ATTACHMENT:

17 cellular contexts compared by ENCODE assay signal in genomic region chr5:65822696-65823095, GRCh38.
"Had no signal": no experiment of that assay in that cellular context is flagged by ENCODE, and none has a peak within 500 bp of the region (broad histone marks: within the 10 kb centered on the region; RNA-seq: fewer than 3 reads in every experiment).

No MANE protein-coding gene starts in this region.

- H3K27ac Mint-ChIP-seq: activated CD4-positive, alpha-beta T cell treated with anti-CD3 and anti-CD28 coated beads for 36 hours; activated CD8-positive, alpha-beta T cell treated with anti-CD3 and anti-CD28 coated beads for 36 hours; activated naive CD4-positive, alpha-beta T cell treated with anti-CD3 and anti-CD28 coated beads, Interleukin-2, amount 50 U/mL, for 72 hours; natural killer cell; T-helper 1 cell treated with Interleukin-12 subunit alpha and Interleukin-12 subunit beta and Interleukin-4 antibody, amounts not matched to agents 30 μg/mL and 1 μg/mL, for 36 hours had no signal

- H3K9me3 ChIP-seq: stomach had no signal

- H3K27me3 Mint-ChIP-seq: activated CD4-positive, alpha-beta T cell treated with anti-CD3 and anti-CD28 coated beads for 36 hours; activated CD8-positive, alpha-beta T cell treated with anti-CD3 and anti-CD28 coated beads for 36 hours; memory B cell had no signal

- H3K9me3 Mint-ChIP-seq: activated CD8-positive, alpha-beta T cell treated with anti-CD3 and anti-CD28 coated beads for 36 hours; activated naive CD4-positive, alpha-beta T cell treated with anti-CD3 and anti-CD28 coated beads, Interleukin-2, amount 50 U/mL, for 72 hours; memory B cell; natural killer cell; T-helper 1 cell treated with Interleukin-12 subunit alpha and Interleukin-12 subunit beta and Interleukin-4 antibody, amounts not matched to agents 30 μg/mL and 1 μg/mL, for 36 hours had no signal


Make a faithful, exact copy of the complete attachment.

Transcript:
17 cellular contexts compared by ENCODE assay signal in genomic region chr5:65822696-65823095, GRCh38.
"Had no signal": no experiment of that assay in that cellular context is flagged by ENCODE, and none has a peak within 500 bp of the region (broad histone marks: within the 10 kb centered on the region; RNA-seq: fewer than 3 reads in every experiment).

No MANE protein-coding gene starts in this region.

- H3K27ac Mint-ChIP-seq: activated CD4-positive, alpha-beta T cell treated with anti-CD3 and anti-CD28 coated beads for 36 hours; activated CD8-positive, alpha-beta T cell treated with anti-CD3 and anti-CD28 coated beads for 36 hours; activated naive CD4-positive, alpha-beta T cell treated with anti-CD3 and anti-CD28 coated beads, Interleukin-2, amount 50 U/mL, for 72 hours; natural killer cell; T-helper 1 cell treated with Interleukin-12 subunit alpha and Interleukin-12 subunit beta and Interleukin-4 antibody, amounts not matched to agents 30 μg/mL and 1 μg/mL, for 36 hours had no signal

- H3K9me3 ChIP-seq: stomach had no signal

- H3K27me3 Mint-ChIP-seq: activated CD4-positive, alpha-beta T cell treated with anti-CD3 and anti-CD28 coated beads for 36 hours; activated CD8-positive, alpha-beta T cell treated with anti-CD3 and anti-CD28 coated beads for 36 hours; memory B cell had no signal

- H3K9me3 Mint-ChIP-seq: activated CD8-positive, alpha-beta T cell treated with anti-CD3 and anti-CD28 coated beads for 36 hours; activated naive CD4-positive, alpha-beta T cell treated with anti-CD3 and anti-CD28 coated beads, Interleukin-2, amount 50 U/mL, for 72 hours; memory B cell; natural killer cell; T-helper 1 cell treated with Interleukin-12 subunit alpha and Interleukin-12 subunit beta and Interleukin-4 antibody, amounts not matched to agents 30 μg/mL and 1 μg/mL, for 36 hours had no signal